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I am a comic book collector and happy to be one. I might say “proud” if I hadn’t, over a year ago, switched to reading digital as opposed to print comics. I feel a bit robbed of the tactile sensations of the hobby – of the turn of the page, the sneaking look to the panel a page over, the bagging and shorting and stacking and filing. Though I read my comics in a different medium than I used to, I still treat each Wednesday (comic book delivery day to specialty shops around the country) as different from the other days of the week. I subscribe and now, rather than go to the comic store to be handed the books pulled for my “Hold Slot,” I click a button on my iPad and watch them download.
Then I read them.
Rare is the week that I don’t read them all between Wednesdays and some weeks I have, well… let’s just say more comic books in my digital downloads than a grown man should. Comic book legend Will Eisner (creator of The Spirit) is one of the most influential men even to put pencil to drawing board in the pursuit of making comics. So influential was he that the industry awards (think the Oscars or the Emmys or the Grammys) are named The Eisner Awards. He called comic books “sequential art,” perhaps because he became embarrassed by his profession when he had to admit what he did for a living. This is my weekly reaction to the comics I read.
I read 9 comics last week: Grayson #17, The Coming of the Supermen #1, Amazing Spider-Man #1.3, Avengers #6, Star Trek #54, Dark Knight: The Master Race #3, Justice League #48, Lois and Clark #5, and Batman and Robin Eternal #21.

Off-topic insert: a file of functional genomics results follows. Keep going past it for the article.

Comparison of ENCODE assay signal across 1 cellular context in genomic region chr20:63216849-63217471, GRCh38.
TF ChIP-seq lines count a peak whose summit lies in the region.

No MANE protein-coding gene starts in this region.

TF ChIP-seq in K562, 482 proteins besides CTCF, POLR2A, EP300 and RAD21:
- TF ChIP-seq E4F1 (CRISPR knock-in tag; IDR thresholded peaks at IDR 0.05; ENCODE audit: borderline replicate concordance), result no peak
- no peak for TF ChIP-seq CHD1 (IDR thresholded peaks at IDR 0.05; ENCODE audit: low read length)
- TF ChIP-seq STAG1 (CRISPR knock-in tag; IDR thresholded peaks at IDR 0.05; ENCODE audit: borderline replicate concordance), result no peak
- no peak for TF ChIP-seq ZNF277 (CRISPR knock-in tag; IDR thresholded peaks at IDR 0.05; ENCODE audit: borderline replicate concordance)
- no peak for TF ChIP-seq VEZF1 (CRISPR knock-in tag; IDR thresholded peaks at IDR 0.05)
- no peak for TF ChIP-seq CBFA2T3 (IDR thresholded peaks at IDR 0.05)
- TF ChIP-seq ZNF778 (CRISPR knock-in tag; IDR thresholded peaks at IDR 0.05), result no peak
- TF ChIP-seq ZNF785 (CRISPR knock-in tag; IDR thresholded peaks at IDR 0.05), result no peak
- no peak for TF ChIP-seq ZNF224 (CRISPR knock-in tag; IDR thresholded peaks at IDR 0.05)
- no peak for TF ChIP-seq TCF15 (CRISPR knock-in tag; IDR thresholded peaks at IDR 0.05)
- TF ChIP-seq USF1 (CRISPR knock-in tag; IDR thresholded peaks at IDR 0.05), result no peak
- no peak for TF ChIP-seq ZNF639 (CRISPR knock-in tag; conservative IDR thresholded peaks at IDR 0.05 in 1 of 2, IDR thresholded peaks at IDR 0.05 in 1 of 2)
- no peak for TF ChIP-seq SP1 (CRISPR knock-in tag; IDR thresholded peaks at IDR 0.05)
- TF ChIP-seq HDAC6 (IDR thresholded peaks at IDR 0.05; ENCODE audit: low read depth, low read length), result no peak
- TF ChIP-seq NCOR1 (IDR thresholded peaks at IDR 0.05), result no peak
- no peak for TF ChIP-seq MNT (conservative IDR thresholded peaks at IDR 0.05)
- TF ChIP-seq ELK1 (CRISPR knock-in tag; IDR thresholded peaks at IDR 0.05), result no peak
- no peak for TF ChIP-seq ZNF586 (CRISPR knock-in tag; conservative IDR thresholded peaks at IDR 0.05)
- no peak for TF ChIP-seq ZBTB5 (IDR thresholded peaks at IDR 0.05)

The best comic I read last week was Justice League #48.
I am completely a broken record on this title, I know, but Justice League is the best team book either major company is publishing right now and it’s not even close. The stakes are high, the art (Jason Fabok is just amazing) is terrific and the story is compelling. Though members of the League are now really not themselves having become New Gods themselves, their struggles are fascinating to watch play out.
I’ve written many times how good Geoff Johns is and I’ll underscore it here, again. He handles this large cast very, very well and has developed the personalities of the New Justice League Gods in dynamic ways that spin completely out of who they are as characters. I assume it helps being a Vice President of DC Comics, but Johns’ stories are really unlike other stories. Things seem important when he writes them; things seem to have great consequence. I write this even knowing that this story, along with many others, may be wiped out be DC’s recently announced “Rebirth” initiative. Even with that context, it’s hard to deny that a good story is a good story, no matter what continuity issues it might have.
Long live Owl Man no matter what, however. The anti-Batman of an alternate universe, he is one of the most fun villains around and his presence in this story raises it another notch. I liked, didn’t love, Johns’ Forever Evil but this story, which functions as something of a sequel to that one, makes me want to go back and read it all over again.
I’ll certainly miss Johns and Fabok when “Rebirth” happens and they are off Justice League. They will be a hard act to follow.